When The Wizard of Oz debuted in 1939, audiences were blown away by the vision of Dorothy emerging from her weathered Kansas farmhouse in black and white, then stepping into the full-color glory of Oz.
A dramatic transformation unfolds before our eyes and ears when Oz the Great and Powerful opens March 8. The story begins with the typical theatrical experience of the 1930s—smaller and more-square frame ratio, black-and-white imagery, and mono sound—and melts into rich, full-color 3D and intensely lifelike Dolby® Atmos™ sound throughout the theatre.
In this way, the film also presents a trip through time and through major breakthroughs in cinema. The first Oz film was not the first film to use color, although the shift from black and white in the middle of the story may be the reason for that popular belief. Mono sound, however, remained the main choice for another three decades—until 1970, when Dolby Laboratories introduced new possibilities for storytelling in the movies.
Here are more major milestones in cinema storytelling:
1902: The first full-color film test footage is recorded by British film pioneer Edward Raymond Turner, featuring his own children playing and other subjects.
1919: American inventor Lee de Forest receives patents for innovations leading to the first sound-on-film technology, with the sound track photographically recorded onto the side of the strip of motion picture film.
1924: The Thief of Bagdad features actor Douglas Fairbanks and then-state-of-the-art visual effects such as a smoke-belching dragon, an underwater spider, a flying horse, and a famous flying carpet.
1926: AT&T researchers advance practical innovations in sound recording on film and amplification—harbingers of a new standard for movies with dialogue, effects, and music.
1927: The Jazz Singer stars the wildly popular Al Jolson in a film often mistaken for the first “talkie.” It broke ground for use of spoken dialogue in the dramatic action, recorded along with the musical score and played back from synchronized disc. The Jazz Singer was a definite force in the transition from silent movies to commercially successful sound-on-film productions.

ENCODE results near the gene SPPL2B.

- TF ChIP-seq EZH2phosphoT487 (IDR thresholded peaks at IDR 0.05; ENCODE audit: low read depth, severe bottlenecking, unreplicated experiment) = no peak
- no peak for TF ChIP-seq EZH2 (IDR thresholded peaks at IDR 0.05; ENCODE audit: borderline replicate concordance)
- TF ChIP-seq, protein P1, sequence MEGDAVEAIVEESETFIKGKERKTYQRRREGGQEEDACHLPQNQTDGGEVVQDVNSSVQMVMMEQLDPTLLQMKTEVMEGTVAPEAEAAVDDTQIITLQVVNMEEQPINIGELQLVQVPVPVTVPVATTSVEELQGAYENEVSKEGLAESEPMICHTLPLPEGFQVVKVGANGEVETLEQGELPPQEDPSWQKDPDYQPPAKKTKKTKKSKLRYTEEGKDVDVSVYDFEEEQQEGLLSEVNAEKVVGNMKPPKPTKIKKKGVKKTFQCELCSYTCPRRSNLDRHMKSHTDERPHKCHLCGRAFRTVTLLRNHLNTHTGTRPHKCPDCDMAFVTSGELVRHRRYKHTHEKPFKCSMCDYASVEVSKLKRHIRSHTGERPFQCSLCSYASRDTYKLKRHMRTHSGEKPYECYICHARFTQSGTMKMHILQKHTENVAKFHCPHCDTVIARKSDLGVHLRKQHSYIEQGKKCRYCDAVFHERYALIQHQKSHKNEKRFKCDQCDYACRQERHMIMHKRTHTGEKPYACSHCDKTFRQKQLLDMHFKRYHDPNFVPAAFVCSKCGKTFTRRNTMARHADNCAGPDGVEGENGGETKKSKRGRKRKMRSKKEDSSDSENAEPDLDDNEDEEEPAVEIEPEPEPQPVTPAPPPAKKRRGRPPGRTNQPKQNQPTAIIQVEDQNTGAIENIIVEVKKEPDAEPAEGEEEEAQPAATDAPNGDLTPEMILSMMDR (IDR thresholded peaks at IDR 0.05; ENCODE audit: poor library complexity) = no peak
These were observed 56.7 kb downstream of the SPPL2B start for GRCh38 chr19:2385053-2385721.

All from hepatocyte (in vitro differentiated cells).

1935: Becky Sharp is the first feature film to use the three-strip (full-color) Technicolor process.
1971: A Clockwork Orange is released, the first film to use Dolby® technology for noise reduction on all premixes and masters.
1975: Stereo sound premieres in Tommy in London, with Dolby Stereo magnetic and optical soundtracks.
1976: A Star Is Born is released in surround sound, with the first 35 mm Dolby Stereo optical film with encoded surround effects.
1992: Batman Returns, the first film in Dolby Digital format, marks the debut of digital cinema.
2009: The world premiere of truly breathtaking 3D cinema arrives with James Cameron’s Avatar in London, using Dolby 3D cinema technology.
2012: Filmmakers begin using the Dolby Atmos platform for richer and more lifelike moviegoing experiences in films like Brave and The Hobbit: An Unexpected Journey.
What cinema breakthrough do you think packs the most punch?
Top image: © 2012, Walt Disney Studios Motion Pictures.